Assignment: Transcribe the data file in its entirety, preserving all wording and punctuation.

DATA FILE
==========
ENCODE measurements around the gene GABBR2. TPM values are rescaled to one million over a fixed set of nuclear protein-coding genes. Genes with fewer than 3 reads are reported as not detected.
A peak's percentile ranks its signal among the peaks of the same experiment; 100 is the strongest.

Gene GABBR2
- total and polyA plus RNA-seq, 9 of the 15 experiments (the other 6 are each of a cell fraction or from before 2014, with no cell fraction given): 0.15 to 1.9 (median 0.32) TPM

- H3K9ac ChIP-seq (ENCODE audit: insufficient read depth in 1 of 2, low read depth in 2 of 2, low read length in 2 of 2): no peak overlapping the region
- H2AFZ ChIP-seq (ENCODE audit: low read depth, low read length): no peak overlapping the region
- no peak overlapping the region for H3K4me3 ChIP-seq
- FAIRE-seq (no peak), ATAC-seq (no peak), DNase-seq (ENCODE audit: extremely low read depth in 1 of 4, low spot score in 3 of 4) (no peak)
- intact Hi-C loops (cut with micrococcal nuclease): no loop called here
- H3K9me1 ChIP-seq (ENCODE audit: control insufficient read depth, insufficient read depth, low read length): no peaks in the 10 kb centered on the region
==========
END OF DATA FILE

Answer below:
ENCODE measurements around the gene GABBR2. TPM values are rescaled to one million over a fixed set of nuclear protein-coding genes. Genes with fewer than 3 reads are reported as not detected.
A peak's percentile ranks its signal among the peaks of the same experiment; 100 is the strongest.

Gene GABBR2
- total and polyA plus RNA-seq, 9 of the 15 experiments (the other 6 are each of a cell fraction or from before 2014, with no cell fraction given): 0.15 to 1.9 (median 0.32) TPM

- H3K9ac ChIP-seq (ENCODE audit: insufficient read depth in 1 of 2, low read depth in 2 of 2, low read length in 2 of 2): no peak overlapping the region
- H2AFZ ChIP-seq (ENCODE audit: low read depth, low read length): no peak overlapping the region
- no peak overlapping the region for H3K4me3 ChIP-seq
- FAIRE-seq (no peak), ATAC-seq (no peak), DNase-seq (ENCODE audit: extremely low read depth in 1 of 4, low spot score in 3 of 4) (no peak)
- intact Hi-C loops (cut with micrococcal nuclease): no loop called here
- H3K9me1 ChIP-seq (ENCODE audit: control insufficient read depth, insufficient read depth, low read length): no peaks in the 10 kb centered on the region